In continuing what appears to be a trend towards more allowance of drugs in the United States, former President Barack Obama, in one of his final moves while in office, granted clemency for 209 federal prisoners last Tuesday, January 17, 2017, a vast majority of whom were serving time for non-violent drug related crimes. To date, President Obama had nearly 1,400 sentences commuted, the most for any President.
Jessie Jackson Sloan, national director of the #cut50 campaign, said that the sentences broke up families and harmed residents in vulnerable communities. He went on to say, "...more than a thousand people who were given overly harsh sentences during the War on Drugs now have a second chance at freedom."
While this will undoubtedly change the lives of those who received clemency or a commuted sentence, those who have been charged with a drug crime cannot assume or expect to have their sentences reduced or commuted if found guilty. Drug crimes are still taken very seriously in the United States. A guilty verdict will leave a suspect with substantial fines, substantial prison time, a possible drug rehabilitation requirement while in prison, and additional hurdles once a sentence is fulfilled such as limitations as to where one can live, and a criminal record that may also affect future employment.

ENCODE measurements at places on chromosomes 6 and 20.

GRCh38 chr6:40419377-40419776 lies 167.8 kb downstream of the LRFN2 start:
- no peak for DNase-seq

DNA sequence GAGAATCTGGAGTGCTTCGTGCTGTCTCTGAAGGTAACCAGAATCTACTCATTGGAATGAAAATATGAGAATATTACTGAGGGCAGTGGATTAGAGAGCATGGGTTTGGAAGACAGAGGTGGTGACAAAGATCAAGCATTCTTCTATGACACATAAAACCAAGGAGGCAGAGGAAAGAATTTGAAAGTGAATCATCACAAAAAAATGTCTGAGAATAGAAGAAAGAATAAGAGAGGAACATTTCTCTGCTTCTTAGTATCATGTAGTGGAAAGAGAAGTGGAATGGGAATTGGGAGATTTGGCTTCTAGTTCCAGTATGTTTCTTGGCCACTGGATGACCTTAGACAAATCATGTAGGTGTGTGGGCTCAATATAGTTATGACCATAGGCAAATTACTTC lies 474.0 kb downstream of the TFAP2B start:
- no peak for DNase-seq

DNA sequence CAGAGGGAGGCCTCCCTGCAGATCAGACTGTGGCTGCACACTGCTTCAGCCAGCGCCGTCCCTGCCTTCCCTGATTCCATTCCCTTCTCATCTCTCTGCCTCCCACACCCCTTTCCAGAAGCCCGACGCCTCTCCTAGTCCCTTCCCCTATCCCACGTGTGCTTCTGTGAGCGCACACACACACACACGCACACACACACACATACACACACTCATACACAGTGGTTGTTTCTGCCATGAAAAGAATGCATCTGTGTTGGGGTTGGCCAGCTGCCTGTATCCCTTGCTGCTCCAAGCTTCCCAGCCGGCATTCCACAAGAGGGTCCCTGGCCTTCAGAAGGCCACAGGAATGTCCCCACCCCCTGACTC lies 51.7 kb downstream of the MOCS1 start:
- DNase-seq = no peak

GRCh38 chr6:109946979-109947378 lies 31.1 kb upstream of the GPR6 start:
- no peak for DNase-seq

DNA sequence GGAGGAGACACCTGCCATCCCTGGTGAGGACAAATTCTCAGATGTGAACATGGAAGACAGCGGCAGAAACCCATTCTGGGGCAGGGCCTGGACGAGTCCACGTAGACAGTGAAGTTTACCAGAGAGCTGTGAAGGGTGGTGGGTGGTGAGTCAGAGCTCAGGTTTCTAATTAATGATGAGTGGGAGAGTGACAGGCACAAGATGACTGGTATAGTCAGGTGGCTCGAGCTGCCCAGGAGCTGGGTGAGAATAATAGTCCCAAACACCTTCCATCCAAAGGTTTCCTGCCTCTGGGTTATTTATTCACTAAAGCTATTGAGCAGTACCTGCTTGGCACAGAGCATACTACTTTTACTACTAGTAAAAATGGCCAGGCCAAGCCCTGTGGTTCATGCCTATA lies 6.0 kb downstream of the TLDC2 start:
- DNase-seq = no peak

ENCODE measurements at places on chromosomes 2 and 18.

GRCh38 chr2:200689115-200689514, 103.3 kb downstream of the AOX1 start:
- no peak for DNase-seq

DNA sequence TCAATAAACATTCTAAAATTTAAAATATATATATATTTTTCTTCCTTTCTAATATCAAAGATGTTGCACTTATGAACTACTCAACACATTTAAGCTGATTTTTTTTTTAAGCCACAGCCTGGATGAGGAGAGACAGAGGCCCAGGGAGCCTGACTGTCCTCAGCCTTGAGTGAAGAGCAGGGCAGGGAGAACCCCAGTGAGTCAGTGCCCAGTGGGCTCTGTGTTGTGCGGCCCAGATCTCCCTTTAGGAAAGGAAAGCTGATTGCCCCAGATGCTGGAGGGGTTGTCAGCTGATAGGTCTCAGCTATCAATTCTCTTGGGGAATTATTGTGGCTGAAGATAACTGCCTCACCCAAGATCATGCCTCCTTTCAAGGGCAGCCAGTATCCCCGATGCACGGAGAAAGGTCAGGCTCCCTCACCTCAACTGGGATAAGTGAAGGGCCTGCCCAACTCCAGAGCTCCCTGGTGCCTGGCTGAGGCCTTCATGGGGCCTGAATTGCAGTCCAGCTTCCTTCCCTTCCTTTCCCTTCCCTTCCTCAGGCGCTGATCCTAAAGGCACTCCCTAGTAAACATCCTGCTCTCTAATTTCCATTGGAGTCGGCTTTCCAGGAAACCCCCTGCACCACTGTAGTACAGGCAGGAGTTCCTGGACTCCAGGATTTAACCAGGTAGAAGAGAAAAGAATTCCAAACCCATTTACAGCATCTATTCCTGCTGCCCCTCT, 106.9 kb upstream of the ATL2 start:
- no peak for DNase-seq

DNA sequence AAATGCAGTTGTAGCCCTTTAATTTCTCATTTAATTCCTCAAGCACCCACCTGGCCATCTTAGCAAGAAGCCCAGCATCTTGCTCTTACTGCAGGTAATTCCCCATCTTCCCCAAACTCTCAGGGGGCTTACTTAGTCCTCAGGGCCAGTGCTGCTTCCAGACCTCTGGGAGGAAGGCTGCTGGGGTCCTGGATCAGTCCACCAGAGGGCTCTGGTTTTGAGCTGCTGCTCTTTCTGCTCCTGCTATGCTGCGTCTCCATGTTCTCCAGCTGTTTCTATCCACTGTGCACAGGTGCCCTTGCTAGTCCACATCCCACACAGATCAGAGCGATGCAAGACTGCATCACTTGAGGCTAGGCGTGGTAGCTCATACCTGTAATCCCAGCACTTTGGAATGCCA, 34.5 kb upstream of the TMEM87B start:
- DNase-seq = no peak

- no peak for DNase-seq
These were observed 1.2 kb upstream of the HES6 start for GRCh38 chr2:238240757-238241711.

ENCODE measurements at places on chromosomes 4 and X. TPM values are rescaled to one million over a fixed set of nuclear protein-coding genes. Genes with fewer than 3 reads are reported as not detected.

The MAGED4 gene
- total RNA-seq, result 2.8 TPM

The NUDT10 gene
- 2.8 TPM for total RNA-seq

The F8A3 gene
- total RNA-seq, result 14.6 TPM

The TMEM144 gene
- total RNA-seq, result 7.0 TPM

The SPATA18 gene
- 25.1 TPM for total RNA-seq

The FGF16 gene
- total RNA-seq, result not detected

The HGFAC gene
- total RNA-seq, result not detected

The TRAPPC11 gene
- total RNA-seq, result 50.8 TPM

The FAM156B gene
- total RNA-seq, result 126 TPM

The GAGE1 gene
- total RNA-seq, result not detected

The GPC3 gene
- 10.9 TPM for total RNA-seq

If you are facing drug charges, it is important to protect your future by having a strong defense team at your side. A knowledgeable and successful defense team may be able to initiate a favorable plea deal to avoid trial, or may even be able to have a sentence reduced or dismissed, depending upon the situation and factors of the arrest.
Source: Huffington Post, "Along with Chelsea Manning, Obama Granted Hundreds Of Federal Drug Offenders Early Freedom," By Ryan J. Reilly, Jan. 17, 2017